Intensely dramatised narrative based on an original staging concept and performed by a strong cast.
War and Turpentine was written by the novelist, poet and essayist Stefan Hertmans. Just before his death, Hertmans’ grandfather, Urbain Martien, gave his grandson a series of notebooks. Three decades on, these 600 pages form the basis for the novel. The family saga is a tale of poverty, the horrors of war, and unhappiness in love. The main character sublimates all his setbacks by taking on the modest role of the meticulous copyist who finds peace in trying to emulate the great masters.
The book is better and other bland platitudes
Jan Lauwers has chosen to disregard the assumption that any film or theatre adaptation is fighting a losing battle with the original. It demands a certain hubris to begin working on a masterpiece that has received the attention it deserves both in Belgium and abroad in the form of nominations, prizes and translations. To translate a meaty novel of more than 300 pages into an enjoyable two-hour performance requires not only daring, but also a considerable amount of skill – and Lauwers has both in spades.
Lauwers’ War and Turpentine is a gesamtkunstwerk, for which he has tapped into three sources: words, music and dance. Initially these are three babbling brooks, but over the course of the performance they flow together into a single powerful maelstrom. In no time at all, you forget that you are watching a monologue on stage.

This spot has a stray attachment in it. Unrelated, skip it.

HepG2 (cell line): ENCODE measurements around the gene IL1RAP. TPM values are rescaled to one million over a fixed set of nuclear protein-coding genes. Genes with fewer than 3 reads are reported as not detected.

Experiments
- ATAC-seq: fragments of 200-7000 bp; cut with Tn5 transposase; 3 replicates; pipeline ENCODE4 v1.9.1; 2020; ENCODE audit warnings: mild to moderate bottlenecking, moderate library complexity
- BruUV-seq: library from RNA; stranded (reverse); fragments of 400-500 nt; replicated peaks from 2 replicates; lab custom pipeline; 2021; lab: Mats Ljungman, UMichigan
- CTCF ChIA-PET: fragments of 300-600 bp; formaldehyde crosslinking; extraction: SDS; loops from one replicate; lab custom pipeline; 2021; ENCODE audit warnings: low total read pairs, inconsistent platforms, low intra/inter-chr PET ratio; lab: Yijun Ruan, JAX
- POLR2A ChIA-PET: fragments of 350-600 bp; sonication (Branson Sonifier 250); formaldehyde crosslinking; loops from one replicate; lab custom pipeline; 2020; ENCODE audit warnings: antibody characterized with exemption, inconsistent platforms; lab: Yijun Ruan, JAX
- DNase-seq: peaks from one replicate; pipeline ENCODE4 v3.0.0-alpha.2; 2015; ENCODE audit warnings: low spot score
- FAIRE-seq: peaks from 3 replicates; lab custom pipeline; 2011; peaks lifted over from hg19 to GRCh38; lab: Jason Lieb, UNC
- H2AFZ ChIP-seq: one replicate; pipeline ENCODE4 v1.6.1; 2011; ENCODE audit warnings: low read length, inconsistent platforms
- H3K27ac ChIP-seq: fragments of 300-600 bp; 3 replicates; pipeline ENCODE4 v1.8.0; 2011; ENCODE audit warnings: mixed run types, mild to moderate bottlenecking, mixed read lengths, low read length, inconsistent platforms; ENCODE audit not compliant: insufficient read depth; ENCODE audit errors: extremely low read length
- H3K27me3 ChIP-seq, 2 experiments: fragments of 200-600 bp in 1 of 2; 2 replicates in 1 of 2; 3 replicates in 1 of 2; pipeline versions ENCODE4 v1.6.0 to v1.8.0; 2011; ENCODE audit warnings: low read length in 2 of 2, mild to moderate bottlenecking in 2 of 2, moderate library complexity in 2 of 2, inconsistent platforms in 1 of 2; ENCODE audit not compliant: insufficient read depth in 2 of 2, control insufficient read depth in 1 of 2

Viviane De Muynck was assigned the role of the female narrator, which is different to the narrative perspective in the book. From her dominant position at the front of the stage, she delivers a haunting performance. Standing motionlessly erect, she delivers her lines empathically, in which acting sometimes crosses over into casually reading from the source texts. At times she becomes a first-person narrator who is sucked into the story beyond her death.
The things that she is narrating at the front of the stage are mirrored behind her back in music and dance. The choreography and Rombout Willems’ compositions for piano, cello and violin undulate along with the drama of the events. Things sometimes become very fierce, with streams of projected words, screeching musical scores, and a frenetic choreography with hand-to-hand combat and dancers that crash into the rear walls and screens.
One gimmick is the presence of the artist Benoît Gob, who sits on the sidelines creating charcoal drawings in the silent role of the ever-present grandfather.
Although imagination and abstraction are given free rein throughout the performance, many of the scenes are soberingly realistic. The death throes of the adored Maria Emelia is one such explicit scene.
The downside of War and Turpentine is its somewhat chaotic nature, and the long-windedness that creeps in when it continues in the same vein for too long.